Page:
Top Ten Active Baby-Boomer Vacations
|Puebloan ruins in New Mexico (C.Borland/PhotoLink/Photodisc/Getty)|
10. Archeological Dig in the Southwest
Anyone who loves playing in the dirt, doesn't mind hot days, and is fascinated about the Native Americans who populated the Southwest long before European contact is a candidate for a Southwest archaeological dig. Help professional archaeologists discover ancient cities beneath the sands, restore rock art, or gently probe for artifacts.
You can participate through the USDA Forest Service's Passport in Time program. Spread throughout the United States, projects include the Vernon Creek survey in Utah, where both ancient hunter-gatherers and historic homesteaders lived. Volunteering costs nothing, but you must submit an application, be chosen, and be ready to pitch a tent or pay for accommodations nearby.
Alternatively, some field schools, such as the Totah Archaeological Project run by San Juan College in Farmington, New Mexico, welcome paying nonstudents. Totah excavations center on the mysterious ancestral Puebloans (formerly called Anasazi), who built great communities and then abandoned them. The cost is $470 (fees and tuition) plus room and board in town. The best known permanent archaeological center investigating Puebloan culture is Crow Canyon, near Mesa Verde National Park in Colorado.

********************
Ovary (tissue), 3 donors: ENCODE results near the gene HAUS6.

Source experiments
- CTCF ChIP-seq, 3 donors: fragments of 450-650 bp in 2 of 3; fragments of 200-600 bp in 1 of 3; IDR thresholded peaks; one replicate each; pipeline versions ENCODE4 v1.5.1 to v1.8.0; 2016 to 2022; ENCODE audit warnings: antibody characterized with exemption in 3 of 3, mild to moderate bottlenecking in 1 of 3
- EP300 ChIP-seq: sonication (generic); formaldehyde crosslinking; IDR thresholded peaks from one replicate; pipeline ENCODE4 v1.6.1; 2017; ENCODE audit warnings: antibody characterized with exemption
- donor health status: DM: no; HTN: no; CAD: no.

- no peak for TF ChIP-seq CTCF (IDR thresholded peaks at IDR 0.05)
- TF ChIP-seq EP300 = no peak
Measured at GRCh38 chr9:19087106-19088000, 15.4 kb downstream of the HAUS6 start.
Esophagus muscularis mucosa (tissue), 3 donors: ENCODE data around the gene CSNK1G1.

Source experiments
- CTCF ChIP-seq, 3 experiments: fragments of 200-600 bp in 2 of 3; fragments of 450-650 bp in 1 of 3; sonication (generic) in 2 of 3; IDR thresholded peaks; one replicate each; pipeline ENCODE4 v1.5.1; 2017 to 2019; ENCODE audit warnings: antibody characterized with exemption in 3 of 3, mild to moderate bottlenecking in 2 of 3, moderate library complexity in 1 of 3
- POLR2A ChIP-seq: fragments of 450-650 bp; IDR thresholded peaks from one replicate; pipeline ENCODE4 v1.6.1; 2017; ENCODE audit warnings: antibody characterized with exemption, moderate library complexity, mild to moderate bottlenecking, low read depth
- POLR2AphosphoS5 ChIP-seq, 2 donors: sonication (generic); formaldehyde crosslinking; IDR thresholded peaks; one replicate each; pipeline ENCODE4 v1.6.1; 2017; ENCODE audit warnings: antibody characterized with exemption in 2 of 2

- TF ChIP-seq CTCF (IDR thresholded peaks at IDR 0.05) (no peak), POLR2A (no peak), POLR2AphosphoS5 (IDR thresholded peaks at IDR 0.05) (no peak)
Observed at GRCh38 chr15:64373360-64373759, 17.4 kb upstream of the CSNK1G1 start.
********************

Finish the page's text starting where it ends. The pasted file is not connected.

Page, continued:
Discover more about this under-explored region of the country with Away.com's Southwest United States Travel Guide.
Details mentioned in this article were accurate at the time of publication